BIRTH STORY

How one mum knew to give na­ture a nudge

Little Treasures - - CONTENTS - Pho­tog­ra­phy by First Light Pho­tog­ra­phy As told to TSITSI MAPEPA

Michyla, Ricki and baby Alivyah

Preg­nancy was a chal­lenge. I was di­ag­nosed with hy­per­eme­sis gravi­darum (se­vere morn­ing sick­ness) from pretty much day dot un­til 26 - 36 weeks with all three of our chil­dren. I’m also high risk, due to a bleed­ing con­di­tion (Von Wille­brands dis­ease – which means I don’t clot very eas­ily). Med­i­cal pro­fes­sion­als ad­vised me to give birth in hos­pi­tal. With my first two chil­dren, labour was quick. Our first­born was pos­te­rior and my ac­tive labour was only 90 min­utes, from 3cm di­lated to our son be­ing placed in my arms. With our sec­ond son, I went from my first con­trac­tion to hav­ing my baby within one hour and 15 min­utes. Af­ter our sec­ond child we de­cided to move into a new house. On a good run we are a 45 min­utes drive away from the hos­pi­tal. Be­cause of the dis­tance the de­ci­sion was made to in­duce me two weeks early. Lit­tle did we know how lucky we were to have made this choice. I was anx­ious about the process with this labour, know­ing we had an in­duc­tion date, but it was re­as­sur­ing to know what we could plan in ad­vance, such as child­care. When we got to the hos­pi­tal, I was at­tached to the ma­chines for base­line mon­i­tor­ing. My mid­wife noted that there were some slight con­trac­tions show­ing on the ma­chine, and if I wanted to, we could go home and let labour hap­pen nat­u­rally. I said, “No, to­mor­row just seems too late.” They broke my wa­ters at 1:30pm, and that’s when we dis­cov­ered that our baby had al­ready pooped (meco­nium) whilst in the womb. With this de­vel­op­ment, I was moved to a labour and de­liv­ery suite and at­tached to the mon­i­tors for con­stant mon­i­tor­ing. My con­trac­tions kicked in a cou­ple of hours later and at 4pm my amaz­ing mid­wife Liz sat with me to feel my con­trac­tions. Af­ter 30 - 45 min­utes she de­ter­mined that my con­trac­tions weren’t as ef­fec­tive as she wanted them to be due to pos­si­ble com­pli­ca­tions that can arise from meco­nium be­ing present in my am­ni­otic fluid. As she left the room, I knew in my heart some­thing wasn’t right. When Liz re­turned with a doc­tor, in full the­atre scrubs, my heart dropped, and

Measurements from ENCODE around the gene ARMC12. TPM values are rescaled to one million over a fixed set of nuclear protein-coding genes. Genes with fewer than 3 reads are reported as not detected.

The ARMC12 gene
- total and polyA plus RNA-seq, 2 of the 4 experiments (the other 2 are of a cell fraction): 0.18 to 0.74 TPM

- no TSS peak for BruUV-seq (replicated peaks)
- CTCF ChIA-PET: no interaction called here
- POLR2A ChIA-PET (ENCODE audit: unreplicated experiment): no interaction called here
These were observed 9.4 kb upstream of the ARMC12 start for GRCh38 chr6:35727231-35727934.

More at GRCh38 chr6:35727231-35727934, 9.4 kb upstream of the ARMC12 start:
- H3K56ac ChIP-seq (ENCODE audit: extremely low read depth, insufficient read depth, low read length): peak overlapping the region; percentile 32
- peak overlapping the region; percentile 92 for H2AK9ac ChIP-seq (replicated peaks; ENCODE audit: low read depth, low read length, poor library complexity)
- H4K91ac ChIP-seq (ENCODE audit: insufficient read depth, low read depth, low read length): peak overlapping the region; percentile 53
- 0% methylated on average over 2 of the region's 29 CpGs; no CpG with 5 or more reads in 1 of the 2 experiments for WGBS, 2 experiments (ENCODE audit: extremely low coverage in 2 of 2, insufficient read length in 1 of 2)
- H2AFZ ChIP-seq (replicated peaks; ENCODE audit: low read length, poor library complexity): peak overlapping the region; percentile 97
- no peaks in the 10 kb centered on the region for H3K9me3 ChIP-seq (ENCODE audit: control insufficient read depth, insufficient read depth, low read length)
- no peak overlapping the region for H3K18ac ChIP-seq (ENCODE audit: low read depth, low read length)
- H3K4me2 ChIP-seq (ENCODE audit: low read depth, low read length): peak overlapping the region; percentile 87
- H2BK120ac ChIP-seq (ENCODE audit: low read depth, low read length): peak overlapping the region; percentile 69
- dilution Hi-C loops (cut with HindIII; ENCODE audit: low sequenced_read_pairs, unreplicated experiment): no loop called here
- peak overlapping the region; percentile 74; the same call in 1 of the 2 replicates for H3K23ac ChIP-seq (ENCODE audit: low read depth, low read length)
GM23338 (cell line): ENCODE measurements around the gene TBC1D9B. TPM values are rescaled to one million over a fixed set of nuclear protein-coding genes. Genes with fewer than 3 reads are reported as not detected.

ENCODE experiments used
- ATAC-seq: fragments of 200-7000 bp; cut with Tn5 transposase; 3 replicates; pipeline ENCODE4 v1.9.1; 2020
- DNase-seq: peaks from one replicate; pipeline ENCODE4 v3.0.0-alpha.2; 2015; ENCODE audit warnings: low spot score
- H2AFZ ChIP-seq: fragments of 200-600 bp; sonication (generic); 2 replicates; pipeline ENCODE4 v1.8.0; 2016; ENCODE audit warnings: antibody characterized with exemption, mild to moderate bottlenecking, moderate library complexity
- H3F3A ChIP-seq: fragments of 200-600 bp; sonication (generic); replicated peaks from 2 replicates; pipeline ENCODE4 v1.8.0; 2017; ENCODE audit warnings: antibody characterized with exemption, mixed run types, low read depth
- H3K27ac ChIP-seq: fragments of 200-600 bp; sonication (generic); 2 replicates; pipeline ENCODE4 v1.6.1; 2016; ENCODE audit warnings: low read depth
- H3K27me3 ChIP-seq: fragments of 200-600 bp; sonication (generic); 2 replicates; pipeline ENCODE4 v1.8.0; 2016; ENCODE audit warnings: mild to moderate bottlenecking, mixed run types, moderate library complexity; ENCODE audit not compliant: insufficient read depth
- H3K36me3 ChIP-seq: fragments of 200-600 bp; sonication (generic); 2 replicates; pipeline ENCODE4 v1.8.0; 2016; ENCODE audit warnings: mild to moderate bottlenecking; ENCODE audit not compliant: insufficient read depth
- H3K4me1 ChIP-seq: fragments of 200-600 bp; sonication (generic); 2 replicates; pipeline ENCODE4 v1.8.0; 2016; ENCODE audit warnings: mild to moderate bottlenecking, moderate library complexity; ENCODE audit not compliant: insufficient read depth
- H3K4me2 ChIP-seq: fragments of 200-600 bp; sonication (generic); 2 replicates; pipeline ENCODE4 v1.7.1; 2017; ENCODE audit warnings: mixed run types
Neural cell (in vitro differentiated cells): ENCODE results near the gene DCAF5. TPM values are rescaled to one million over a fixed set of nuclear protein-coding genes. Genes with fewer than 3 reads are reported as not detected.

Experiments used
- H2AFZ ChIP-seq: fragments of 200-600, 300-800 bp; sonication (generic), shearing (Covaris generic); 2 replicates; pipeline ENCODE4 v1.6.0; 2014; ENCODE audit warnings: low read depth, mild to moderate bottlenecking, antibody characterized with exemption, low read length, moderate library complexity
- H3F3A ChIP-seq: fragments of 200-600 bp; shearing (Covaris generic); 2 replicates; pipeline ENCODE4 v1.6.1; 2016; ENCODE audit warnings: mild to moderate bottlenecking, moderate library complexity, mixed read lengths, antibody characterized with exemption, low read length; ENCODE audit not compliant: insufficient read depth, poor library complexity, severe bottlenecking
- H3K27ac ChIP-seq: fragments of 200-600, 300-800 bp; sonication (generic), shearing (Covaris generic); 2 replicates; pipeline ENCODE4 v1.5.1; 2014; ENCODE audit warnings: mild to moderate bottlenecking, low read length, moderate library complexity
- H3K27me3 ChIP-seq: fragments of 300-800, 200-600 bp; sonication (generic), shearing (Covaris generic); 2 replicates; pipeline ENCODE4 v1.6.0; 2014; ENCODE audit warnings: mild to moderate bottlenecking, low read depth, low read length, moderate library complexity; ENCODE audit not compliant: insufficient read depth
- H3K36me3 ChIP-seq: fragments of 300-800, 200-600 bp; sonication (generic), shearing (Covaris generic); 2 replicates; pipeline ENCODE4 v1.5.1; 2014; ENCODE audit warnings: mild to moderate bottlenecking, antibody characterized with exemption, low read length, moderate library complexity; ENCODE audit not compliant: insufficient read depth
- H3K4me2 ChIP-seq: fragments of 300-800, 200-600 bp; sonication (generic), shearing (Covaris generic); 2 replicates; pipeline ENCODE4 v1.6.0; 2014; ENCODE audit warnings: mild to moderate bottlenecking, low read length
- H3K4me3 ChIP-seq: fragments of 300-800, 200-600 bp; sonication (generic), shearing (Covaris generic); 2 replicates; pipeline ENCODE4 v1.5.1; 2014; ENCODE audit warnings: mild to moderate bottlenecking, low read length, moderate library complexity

I started to men­tally brace my­self for what I was sure to come: a C-sec­tion. To my re­lief, this was not the case. In­stead, they started me on an IV drip to get things mov­ing faster. At 5pm my line was in­serted, and the real fun be­gan. Be­tween my hus­band Ricki, mid­wife, stu­dent mid­wife and sons, I was well looked af­ter. My back was rubbed, cold flan­nels were placed on my fore­head, wa­ter was topped up to main­tain my flu­ids. Due to my con­di­tion an epidu­ral was out of the ques­tion, so I had gas and air. I squeezed my hus­band’s hand to get through the pain as I was pumped full of hor­mones. At 7pm, with both of my boys hug­ging my arm, I felt things were about to peak, so I pre­pared for the fi­nal stages of labour. Over the course of 15 min­utes my baby crowned five times, which wasn’t pleas­ant and af­ter five hours of labour (twice as long as both the boys labours com­bined), this tiny, beau­ti­ful pink ball of per­fec­tion was placed in my arms to re­mind me that the pain was all worth it. Wel­come, my lit­tle Alivyah. Af­ter Alivyah was born, they dis­cov­ered that my pla­centa had been cal­ci­fy­ing. If we had waited an­other day, and let my labour es­tab­lish nat­u­rally, we could have had a very dif­fer­ent out­come. It’s scary to think that there were no signs any­thing was wrong, and if it wasn’t for the fact I had some sort of in­stinct to have my baby that day, we could have lost her be­fore we got to know her. It was amaz­ing hav­ing our sons at the birth. They were a good dis­trac­tion and now love know­ing they were a part of the birth of their new lit­tle sis­ter. A lit­tle girl was such a bless­ing, the ic­ing on the cake for my hus­band and I. Now I can un­pack the bags full of girls’ clothes from the back of my wardrobe that my hus­band Ricki didn’t know about. Lit­tle Alivyah is the fi­nal piece to the puzzle we never knew was miss­ing, and now our fam­ily re­ally is com­plete.

trea­sures.co.nz

Left: Michyla and hus­band Ricki cra­dle lit­tle Alivyah. Be­low: Michyla’s third labour proved to be a lengthy process com­pared to their first two boys.

trea­sures.co.nz Big broth­ers Stevyn, 6; and Michael, 3, show mum how it’s done

Newspapers in English

Newspapers from New Zealand

© PressReader. All rights reserved.